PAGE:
Preliminary report issued on B-17 crash at Bradley that killed 7

A preliminary report released Tuesday by the National Transportation Safety Board on the deadly crash of the B-17 Flying Fortress at Bradley International Airport on Oct. 2 indicates that all inspections and certificates were up to date, and that weather was likely not a factor in the crash.

The four-page report, which details what happened in the minutes before the plane crashed with 13 people on board, does not identify a cause. The NTSB will issue a final report, but that isn't expected for at least a year.

Shortly after takeoff, Ernest "Mac" McCauley, the pilot of the four-engine, propeller-driven plane, reported engine trouble. He told an air traffic controller that he wanted to return to Bradley because "the airplane had a 'rough mag' on the No. 4 engine."

The controller instructed McCauley to return and use runway 6. He canceled the approach of another airplane and "advised the pilot to proceed however necessary to runway 6," the report says.

When asked about the airplane's progress, McCauley said "they were 'getting there' and on the right downwind leg" – the last communication received from the aircraft.

The plane struck approach lights about 1,000 feet before the runway, then hit the ground about 500 feet from runway, before it veered right off the runway and collided with vehicles and a de-icing fluid tank, then burst into flames.

"The majority of the cabin, cockpit, and right wing were consumed by postimpact fire," the report says.

The 75-year-old McCauley, co-pilot Michael Foster, 71, and five passengers were killed. Four of the passengers and the flight mechanic were seriously injured, and one passenger and one person on the ground incurred minor injuries.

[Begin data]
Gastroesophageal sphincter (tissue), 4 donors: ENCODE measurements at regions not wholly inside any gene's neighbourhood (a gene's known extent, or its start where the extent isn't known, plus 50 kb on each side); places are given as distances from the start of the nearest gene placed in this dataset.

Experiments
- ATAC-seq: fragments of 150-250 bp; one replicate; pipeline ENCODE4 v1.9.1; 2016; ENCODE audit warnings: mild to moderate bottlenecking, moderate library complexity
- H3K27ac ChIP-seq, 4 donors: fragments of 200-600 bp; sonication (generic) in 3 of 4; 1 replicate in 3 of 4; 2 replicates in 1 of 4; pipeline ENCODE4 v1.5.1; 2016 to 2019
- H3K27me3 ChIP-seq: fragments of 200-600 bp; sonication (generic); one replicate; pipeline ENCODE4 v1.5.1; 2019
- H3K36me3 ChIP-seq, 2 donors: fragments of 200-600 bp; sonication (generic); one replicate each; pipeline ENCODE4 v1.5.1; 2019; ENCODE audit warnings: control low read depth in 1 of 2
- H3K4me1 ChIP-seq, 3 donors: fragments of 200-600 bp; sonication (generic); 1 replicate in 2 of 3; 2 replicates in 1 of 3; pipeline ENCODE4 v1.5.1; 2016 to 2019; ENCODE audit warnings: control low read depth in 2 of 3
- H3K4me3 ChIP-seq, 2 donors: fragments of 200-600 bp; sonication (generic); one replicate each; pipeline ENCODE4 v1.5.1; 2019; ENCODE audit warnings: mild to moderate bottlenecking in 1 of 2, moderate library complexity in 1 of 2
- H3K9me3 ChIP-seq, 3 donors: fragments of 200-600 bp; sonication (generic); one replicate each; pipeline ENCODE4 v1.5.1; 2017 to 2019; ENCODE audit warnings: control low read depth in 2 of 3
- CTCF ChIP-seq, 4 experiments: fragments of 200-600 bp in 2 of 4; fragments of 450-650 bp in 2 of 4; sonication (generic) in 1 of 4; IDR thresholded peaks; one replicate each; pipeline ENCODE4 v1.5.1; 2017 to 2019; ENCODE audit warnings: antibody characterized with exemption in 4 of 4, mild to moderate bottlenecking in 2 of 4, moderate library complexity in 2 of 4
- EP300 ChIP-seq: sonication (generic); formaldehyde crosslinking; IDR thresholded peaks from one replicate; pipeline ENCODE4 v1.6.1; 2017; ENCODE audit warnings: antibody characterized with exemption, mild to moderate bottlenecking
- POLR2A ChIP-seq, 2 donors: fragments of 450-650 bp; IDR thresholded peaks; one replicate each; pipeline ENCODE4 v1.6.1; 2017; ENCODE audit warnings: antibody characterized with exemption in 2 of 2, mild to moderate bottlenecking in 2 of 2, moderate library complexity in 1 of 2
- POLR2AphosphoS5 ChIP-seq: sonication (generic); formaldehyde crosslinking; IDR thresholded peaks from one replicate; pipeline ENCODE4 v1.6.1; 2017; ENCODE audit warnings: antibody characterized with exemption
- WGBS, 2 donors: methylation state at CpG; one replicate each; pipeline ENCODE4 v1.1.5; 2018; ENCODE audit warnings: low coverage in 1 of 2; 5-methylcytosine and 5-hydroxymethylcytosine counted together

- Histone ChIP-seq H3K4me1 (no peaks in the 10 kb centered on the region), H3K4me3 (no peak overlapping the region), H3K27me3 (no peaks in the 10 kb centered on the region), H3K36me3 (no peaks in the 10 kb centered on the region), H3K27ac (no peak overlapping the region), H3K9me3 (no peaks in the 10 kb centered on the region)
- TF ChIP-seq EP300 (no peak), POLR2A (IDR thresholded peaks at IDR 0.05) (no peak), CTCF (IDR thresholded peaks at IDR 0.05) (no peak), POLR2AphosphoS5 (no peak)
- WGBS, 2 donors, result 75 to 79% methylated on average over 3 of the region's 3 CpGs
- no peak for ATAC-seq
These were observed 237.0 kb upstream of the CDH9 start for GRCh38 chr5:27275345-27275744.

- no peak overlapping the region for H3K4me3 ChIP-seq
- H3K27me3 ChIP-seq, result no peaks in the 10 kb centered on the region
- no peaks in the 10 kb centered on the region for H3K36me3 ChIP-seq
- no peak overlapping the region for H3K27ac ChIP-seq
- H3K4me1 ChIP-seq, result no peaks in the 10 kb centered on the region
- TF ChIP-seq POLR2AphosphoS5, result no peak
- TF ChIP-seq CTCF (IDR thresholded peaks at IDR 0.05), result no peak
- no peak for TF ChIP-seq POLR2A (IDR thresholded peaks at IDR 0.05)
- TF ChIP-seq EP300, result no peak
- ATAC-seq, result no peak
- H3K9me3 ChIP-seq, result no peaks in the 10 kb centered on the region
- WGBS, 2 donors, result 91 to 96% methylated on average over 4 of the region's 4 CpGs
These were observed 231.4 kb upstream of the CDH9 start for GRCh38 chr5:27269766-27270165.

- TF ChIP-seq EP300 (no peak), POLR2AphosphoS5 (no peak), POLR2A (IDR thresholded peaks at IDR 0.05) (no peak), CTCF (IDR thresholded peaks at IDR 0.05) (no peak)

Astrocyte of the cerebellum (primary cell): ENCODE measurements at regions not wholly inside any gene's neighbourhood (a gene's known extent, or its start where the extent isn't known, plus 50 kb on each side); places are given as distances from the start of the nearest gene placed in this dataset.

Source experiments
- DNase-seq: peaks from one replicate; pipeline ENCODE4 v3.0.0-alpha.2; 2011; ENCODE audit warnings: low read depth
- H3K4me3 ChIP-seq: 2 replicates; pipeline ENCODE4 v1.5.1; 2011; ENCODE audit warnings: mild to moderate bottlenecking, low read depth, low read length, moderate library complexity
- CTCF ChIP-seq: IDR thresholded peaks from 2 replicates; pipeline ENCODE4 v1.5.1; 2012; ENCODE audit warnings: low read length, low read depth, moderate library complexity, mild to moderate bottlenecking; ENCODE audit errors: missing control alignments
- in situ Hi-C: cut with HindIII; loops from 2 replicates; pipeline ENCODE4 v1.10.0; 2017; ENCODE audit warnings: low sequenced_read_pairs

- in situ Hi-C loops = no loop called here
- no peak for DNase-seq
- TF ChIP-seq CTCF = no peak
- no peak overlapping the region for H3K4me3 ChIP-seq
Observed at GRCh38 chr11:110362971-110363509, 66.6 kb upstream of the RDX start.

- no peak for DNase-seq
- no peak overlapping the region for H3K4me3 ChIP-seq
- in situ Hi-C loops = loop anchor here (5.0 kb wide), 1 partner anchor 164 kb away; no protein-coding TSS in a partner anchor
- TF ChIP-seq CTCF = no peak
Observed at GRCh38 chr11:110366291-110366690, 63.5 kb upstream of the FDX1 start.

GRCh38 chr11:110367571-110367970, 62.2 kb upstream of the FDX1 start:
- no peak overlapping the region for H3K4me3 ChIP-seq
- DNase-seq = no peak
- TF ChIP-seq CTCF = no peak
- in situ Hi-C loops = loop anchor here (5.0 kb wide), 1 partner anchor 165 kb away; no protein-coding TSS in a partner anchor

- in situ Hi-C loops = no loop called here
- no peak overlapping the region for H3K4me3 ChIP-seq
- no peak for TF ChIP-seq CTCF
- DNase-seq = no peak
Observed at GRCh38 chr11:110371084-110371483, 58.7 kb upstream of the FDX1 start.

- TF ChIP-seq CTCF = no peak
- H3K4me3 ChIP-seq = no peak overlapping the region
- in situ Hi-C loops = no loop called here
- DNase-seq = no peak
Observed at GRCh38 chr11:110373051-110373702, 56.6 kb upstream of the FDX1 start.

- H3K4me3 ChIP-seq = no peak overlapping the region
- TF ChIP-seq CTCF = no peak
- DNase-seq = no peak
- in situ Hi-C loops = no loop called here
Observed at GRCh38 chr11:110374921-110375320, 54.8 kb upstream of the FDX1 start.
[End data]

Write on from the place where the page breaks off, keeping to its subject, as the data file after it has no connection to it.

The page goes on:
NTSB officials have recovered the wreckage, including all four of the plane's engines, for analysis. A fuel sample of the No 3. engine's two fuel tanks "was absent of debris or water contamination," the report says.

"Following the accident, the fuel truck used to service the airplane was quarantined and subsequent testing revealed no anomalies of the truck's equipment or fuel supply. Additionally, none of the airplanes serviced with fuel from the truck before or after the accident airplane, including another airplane operated by the Collings Foundation, reported any anomalies," the report says.

The plane was owned and operated by the Stow, Mass.-based Collings Foundation, which brings its vintage aircraft to local airports around the country for tours and offers flights for $450 per person. The foundation has suspended flight operations for the remainder of 2019.

The B-17 Flying Fortress, a 75-year-old aircraft, was flying under a "living history flight experience" exemption granted by the Federal Aviation Administration, allowing Collings to charge passengers for flights to cover the cost of maintaining and preserving its aircraft. U.S. Sen. Richard Blumenthal, D-Conn., has asked the FAA for more details on the exemption and the various requirements involved.

The report says that the aircraft was maintained "under an airworthiness inspection program, which incorporated an annual inspection, and 25-hour, 50-hour, 75-hour, and 100-hour progressive inspections." The aircraft's most recent annual inspection was completed on Jan. 16.

McCauley was said to be one of the most experienced B-17 pilots in the country and had flown for Collings for 20 years. The NTSB report indicates he and the co-pilot had the proper certifications to operate the aircraft.

j.bergman@theday.com

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